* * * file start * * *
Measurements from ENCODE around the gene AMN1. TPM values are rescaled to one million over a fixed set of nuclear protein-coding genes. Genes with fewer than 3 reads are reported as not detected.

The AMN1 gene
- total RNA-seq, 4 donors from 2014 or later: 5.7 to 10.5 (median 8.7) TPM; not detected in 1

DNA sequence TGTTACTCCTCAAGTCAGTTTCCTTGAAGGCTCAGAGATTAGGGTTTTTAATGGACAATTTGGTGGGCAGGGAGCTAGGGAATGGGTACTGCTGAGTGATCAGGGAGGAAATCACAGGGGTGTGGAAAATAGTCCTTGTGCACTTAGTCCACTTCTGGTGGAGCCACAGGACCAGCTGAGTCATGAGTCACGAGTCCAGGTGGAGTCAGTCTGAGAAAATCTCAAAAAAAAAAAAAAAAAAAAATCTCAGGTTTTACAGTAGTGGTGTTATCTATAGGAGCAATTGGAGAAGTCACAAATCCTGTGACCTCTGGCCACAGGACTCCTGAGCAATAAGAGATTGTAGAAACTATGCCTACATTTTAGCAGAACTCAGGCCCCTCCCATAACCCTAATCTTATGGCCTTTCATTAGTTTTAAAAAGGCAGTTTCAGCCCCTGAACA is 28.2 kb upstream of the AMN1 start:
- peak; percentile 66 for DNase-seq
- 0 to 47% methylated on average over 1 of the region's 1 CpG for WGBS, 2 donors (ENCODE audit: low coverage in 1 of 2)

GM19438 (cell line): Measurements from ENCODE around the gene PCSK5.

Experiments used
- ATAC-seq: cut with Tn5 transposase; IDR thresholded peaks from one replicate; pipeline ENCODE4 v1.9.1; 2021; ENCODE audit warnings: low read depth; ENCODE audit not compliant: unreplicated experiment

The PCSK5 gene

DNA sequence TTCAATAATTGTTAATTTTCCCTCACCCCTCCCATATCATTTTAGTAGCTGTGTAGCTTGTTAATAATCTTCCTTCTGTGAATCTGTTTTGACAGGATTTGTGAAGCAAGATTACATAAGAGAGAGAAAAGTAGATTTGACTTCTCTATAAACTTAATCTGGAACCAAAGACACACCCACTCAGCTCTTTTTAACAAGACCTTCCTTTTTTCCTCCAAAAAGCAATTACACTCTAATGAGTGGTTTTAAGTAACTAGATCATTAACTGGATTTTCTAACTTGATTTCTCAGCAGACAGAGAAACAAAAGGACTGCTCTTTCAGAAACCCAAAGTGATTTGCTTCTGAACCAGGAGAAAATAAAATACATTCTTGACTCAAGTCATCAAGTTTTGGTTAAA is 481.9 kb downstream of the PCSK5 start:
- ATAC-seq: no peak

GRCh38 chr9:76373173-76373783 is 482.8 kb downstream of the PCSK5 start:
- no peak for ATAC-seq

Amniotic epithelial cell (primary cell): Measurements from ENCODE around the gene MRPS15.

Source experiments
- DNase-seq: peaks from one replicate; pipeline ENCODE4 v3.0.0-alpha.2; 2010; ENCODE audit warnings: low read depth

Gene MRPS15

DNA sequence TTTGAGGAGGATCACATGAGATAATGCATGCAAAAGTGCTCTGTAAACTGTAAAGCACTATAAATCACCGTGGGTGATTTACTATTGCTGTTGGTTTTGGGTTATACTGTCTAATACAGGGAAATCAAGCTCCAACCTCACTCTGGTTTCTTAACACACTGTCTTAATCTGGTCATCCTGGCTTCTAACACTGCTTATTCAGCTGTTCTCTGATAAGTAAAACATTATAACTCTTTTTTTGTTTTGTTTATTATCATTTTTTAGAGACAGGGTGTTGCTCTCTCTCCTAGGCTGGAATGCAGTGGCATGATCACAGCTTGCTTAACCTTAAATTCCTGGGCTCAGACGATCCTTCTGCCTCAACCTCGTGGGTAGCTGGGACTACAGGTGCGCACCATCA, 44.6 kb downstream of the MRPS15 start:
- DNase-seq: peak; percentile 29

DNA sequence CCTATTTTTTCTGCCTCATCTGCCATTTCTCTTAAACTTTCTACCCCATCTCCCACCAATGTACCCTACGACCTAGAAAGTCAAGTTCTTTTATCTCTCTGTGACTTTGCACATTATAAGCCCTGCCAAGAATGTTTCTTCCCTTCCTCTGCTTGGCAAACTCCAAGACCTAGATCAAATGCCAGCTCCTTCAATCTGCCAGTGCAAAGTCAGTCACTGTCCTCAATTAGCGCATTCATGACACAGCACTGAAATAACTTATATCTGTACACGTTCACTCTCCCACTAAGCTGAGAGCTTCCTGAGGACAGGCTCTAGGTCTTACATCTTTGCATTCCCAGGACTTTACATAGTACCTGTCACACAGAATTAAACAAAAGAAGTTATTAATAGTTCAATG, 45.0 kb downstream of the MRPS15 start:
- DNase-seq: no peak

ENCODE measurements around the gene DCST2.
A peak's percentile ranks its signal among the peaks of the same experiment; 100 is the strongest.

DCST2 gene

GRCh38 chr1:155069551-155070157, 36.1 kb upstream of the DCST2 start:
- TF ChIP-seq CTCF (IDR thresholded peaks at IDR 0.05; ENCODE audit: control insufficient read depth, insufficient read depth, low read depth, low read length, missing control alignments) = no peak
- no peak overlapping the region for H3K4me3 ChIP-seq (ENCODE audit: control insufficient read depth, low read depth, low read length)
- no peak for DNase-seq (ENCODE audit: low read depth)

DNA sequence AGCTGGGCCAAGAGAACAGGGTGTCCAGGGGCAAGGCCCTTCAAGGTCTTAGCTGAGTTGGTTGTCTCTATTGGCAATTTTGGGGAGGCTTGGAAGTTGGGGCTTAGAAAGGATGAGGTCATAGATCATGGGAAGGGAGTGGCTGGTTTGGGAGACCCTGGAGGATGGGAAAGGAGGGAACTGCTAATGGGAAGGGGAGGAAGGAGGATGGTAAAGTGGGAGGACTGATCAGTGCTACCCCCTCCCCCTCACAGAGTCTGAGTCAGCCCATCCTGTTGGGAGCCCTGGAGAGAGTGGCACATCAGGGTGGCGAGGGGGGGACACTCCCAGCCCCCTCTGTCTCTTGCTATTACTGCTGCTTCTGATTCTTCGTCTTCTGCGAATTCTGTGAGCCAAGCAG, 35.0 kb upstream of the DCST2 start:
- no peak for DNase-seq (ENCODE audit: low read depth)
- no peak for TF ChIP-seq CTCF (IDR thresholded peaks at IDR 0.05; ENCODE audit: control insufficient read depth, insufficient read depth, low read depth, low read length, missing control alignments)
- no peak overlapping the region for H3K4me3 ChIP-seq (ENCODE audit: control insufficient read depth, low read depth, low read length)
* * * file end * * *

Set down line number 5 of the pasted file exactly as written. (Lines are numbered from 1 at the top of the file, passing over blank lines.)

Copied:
- peak; percentile 66 for DNase-seq